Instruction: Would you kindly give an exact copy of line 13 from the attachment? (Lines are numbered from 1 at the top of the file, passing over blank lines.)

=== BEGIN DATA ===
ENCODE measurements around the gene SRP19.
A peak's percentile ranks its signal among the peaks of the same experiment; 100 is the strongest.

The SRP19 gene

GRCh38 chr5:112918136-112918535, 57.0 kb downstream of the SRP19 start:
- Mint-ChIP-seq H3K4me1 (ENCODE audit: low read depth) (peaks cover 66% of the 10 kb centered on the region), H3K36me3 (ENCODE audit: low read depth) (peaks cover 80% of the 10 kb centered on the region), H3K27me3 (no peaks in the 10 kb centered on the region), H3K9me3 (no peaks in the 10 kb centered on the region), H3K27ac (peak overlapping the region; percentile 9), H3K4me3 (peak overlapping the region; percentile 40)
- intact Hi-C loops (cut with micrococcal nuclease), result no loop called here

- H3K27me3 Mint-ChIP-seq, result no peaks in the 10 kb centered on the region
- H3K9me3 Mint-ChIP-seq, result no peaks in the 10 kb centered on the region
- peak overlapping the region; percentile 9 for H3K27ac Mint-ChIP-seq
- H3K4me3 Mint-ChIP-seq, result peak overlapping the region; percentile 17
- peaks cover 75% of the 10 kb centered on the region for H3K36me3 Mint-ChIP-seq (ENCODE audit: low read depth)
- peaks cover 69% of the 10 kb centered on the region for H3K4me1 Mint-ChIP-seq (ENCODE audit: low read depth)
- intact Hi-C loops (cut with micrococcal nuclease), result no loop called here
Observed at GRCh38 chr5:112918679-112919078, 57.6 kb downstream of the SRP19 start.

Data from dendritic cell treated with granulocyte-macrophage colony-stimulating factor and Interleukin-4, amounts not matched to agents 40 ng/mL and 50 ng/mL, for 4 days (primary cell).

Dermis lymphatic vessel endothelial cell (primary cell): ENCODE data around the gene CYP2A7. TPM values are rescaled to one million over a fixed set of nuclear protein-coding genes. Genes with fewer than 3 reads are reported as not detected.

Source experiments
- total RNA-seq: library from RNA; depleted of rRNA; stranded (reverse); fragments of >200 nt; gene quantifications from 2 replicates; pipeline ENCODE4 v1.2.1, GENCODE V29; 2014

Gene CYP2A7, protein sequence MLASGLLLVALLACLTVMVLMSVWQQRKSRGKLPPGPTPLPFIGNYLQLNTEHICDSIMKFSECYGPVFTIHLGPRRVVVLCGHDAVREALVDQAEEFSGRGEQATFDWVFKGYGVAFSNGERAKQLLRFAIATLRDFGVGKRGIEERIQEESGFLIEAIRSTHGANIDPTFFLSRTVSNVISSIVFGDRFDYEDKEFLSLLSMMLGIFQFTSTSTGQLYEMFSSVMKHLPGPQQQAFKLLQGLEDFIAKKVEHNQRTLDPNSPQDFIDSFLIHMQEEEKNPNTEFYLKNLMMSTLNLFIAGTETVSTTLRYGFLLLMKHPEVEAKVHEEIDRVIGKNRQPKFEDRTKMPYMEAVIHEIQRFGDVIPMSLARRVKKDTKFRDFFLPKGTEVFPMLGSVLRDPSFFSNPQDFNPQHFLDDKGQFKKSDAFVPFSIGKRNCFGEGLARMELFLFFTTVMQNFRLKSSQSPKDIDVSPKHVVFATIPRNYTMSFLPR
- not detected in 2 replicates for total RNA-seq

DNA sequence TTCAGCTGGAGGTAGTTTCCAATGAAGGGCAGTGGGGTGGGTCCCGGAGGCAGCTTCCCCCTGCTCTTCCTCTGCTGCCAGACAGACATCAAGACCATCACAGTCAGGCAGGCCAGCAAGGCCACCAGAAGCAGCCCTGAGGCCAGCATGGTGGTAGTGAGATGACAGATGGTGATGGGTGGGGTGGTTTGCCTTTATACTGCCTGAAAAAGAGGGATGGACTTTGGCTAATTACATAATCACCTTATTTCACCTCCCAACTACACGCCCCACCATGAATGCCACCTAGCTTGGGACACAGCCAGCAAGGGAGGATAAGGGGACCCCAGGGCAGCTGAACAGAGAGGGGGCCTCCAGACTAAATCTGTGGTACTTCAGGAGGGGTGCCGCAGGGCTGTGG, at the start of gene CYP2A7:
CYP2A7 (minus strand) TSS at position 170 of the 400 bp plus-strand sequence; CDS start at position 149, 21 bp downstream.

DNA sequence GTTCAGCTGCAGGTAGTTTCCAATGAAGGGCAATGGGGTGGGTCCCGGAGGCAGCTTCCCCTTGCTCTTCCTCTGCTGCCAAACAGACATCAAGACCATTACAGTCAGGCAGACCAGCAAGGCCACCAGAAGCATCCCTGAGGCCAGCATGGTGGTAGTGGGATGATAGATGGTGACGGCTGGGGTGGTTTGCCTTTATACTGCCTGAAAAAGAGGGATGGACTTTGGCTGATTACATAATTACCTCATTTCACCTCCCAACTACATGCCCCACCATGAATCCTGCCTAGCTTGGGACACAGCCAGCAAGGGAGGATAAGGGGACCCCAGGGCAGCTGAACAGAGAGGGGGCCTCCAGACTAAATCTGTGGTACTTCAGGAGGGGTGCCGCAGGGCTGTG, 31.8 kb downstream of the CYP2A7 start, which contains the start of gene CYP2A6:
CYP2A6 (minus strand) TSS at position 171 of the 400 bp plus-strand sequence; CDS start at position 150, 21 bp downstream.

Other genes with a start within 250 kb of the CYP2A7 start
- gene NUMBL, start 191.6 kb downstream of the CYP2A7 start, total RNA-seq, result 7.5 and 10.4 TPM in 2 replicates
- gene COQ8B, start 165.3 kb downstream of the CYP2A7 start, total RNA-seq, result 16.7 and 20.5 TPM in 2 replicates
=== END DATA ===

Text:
- intact Hi-C loops (cut with micrococcal nuclease), result no loop called here